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August 22, 2016

Your Child's Most Important School Prep

by Amanda MacMillan

It’s back-to-school season: time to start stocking up on spiral notebooks, checking that school clothes still fit -- and making sure your children are current on their vaccines. Staying on schedule with immunizations should be a regular part of your kids’ annual check-ups, and in New York State and New York City (as in most of the country), being properly vaccinated is required if they attend a school or child-care center.

These laws are in place to keep children safe from dangerous diseases, but many parents may still wonder why they're necessary. After all, needles can be scary -- especially for kids -- so shouldn’t you be sure there’s a good reason for them?

As a matter of fact, the evidence in favor of vaccines has never been stronger, says Kristofer Smith, MD, acting chief medical officer of CareConnect (and senior vice president and medical director of Northwell Health Solutions), so parents should feel confident following the current guidelines. In honor of National Immunization Awareness Month, here are four big reasons he says vaccines are so important for your kids.

1. They’re safe. Today’s vaccines are safer than ever, according to the Centers for Disease Control and Prevention, with years of testing and monitoring going into every formula on the market. Like any medication, vaccines can sometimes cause side effects, but serious complications are extremely rare.

Some parents may worry about a supposed link between vaccines and autism. But that question was raised by one small study from 1998 that has since been proven false; the journal that originally published it has said that it contained so many errors, it should never have been published in the first place. The idea has been disproven many times since then.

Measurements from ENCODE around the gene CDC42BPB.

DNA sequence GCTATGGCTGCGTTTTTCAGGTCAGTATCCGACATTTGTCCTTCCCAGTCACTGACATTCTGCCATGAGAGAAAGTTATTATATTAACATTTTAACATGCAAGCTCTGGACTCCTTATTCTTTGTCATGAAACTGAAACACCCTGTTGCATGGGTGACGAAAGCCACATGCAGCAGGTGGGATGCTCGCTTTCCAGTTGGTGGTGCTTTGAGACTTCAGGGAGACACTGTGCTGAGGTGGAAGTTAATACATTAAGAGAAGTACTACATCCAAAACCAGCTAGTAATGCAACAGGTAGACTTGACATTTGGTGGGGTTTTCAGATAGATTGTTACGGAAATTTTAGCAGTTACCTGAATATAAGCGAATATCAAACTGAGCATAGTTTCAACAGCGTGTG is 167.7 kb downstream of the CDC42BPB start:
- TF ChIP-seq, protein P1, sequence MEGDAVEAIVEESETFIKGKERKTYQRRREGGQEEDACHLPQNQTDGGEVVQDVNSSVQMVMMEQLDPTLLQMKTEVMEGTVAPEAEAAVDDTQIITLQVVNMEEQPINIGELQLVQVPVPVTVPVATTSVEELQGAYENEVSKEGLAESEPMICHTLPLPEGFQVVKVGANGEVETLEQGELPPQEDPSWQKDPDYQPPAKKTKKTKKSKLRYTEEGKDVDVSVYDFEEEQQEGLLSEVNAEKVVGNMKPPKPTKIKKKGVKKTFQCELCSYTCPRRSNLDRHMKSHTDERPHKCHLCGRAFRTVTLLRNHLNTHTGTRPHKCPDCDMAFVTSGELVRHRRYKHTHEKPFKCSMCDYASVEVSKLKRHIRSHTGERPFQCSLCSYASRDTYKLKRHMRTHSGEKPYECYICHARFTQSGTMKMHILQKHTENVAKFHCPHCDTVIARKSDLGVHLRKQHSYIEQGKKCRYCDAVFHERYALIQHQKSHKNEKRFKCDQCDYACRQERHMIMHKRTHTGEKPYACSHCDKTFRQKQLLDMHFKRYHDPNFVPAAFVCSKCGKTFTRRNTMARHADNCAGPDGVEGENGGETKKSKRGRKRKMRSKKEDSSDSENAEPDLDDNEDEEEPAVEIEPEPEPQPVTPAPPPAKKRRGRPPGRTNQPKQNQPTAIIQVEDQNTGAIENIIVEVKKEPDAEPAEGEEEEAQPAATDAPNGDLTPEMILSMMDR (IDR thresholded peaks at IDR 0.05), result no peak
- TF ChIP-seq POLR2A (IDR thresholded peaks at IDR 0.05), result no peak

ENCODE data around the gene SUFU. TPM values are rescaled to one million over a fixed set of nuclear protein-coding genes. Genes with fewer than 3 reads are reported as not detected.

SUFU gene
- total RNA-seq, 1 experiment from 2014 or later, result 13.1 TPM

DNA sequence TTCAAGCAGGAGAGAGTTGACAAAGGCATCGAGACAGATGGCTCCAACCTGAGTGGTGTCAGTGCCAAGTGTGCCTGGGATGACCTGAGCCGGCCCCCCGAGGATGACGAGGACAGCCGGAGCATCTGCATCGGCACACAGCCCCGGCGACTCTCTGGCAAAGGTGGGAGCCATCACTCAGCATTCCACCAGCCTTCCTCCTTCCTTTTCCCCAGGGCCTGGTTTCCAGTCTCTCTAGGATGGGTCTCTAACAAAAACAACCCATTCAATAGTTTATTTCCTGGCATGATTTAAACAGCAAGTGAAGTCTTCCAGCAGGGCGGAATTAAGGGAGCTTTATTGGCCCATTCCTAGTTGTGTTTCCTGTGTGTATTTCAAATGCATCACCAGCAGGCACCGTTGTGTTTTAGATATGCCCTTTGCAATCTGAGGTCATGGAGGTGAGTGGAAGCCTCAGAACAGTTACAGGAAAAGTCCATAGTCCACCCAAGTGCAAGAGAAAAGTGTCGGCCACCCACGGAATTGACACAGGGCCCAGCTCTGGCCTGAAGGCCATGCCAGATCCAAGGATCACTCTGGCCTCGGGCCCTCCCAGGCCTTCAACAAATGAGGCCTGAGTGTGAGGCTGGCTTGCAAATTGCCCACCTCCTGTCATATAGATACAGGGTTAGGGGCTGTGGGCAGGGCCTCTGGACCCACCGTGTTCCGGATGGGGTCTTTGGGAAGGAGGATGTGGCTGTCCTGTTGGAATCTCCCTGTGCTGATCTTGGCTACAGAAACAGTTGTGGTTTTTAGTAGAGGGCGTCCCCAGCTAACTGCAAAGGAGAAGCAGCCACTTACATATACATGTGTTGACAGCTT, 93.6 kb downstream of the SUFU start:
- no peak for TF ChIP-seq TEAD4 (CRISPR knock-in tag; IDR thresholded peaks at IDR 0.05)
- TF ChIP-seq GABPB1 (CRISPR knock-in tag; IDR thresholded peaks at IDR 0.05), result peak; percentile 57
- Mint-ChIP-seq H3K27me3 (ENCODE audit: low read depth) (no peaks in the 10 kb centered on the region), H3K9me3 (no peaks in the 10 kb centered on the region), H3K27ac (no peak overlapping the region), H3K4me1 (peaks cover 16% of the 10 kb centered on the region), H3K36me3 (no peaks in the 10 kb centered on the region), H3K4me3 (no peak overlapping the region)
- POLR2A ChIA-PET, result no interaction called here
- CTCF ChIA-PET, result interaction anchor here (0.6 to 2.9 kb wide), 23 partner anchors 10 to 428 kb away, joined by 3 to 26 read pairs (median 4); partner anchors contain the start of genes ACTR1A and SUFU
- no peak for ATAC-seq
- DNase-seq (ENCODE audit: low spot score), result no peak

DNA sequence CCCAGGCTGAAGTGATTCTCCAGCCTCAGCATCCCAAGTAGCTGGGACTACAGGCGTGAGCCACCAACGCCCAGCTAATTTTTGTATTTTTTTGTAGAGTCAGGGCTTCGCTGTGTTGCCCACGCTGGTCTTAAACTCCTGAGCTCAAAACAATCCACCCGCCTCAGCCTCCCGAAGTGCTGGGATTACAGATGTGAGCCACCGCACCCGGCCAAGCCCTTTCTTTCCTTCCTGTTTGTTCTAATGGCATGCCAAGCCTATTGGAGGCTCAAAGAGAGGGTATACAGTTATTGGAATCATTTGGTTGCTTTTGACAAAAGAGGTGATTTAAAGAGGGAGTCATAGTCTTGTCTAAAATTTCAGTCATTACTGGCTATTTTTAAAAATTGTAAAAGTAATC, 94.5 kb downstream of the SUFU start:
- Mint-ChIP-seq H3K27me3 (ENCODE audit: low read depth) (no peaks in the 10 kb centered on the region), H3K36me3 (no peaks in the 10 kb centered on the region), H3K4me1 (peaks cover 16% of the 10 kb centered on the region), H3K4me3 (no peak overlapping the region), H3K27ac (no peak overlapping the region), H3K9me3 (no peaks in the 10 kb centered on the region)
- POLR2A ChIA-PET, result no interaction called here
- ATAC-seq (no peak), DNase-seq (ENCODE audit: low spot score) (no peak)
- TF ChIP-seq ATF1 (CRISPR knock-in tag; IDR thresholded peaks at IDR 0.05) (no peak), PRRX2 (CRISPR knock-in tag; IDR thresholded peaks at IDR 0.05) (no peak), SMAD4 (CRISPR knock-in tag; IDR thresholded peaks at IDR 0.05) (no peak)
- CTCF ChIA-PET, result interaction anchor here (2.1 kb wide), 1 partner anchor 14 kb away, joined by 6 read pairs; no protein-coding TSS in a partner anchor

2. They guard against serious illnesses. “Not only is the data unequivocal that vaccines are safe, but it’s also pretty clear that the things they protect against are decidedly unsafe,” says Smith. “One of the great advances in medical care over the last 75 years has been finding a way to prevent these horrible diseases.”

And vaccine-preventable illnesses are indeed horrible. They don't just make children mildly sick or uncomfortable; they can lead to serious -- and potentially fatal -- complications like pneumonia and sepsis. For every 1,000 children who develop measles, for example, one or two will die.

3. They protect other kids who can’t be vaccinated. If your children are healthy enough to receive vaccines, consider them lucky. Some kids with weakened immune systems -- like those who are undergoing chemotherapy or who have a chronic disease -- may not be. “That puts them at risk for illnesses like mumps and measles, which can spread quickly through communities where vaccination rates are low,” says Smith.

By vaccinating your kids, you contribute to what’s known as herd immunity -- meaning that unvaccinated children will stay safe because children in the “herd” around them won’t contract contagious diseases in the first place.

4. It’s the law. Sending your child to public or private school in New York means getting them vaccinated – it’s that simple. (Exemptions may be made for families who are able to show sincere religious objections to vaccinations, or when a child has a documented medical condition that makes getting vaccinated unsafe.)

Want to know more about vaccine safety? Don’t hesitate to ask. “As doctors,” says Smith, “our job is to partner with patients and parents to make sure we understand their concerns and help them feel comfortable.”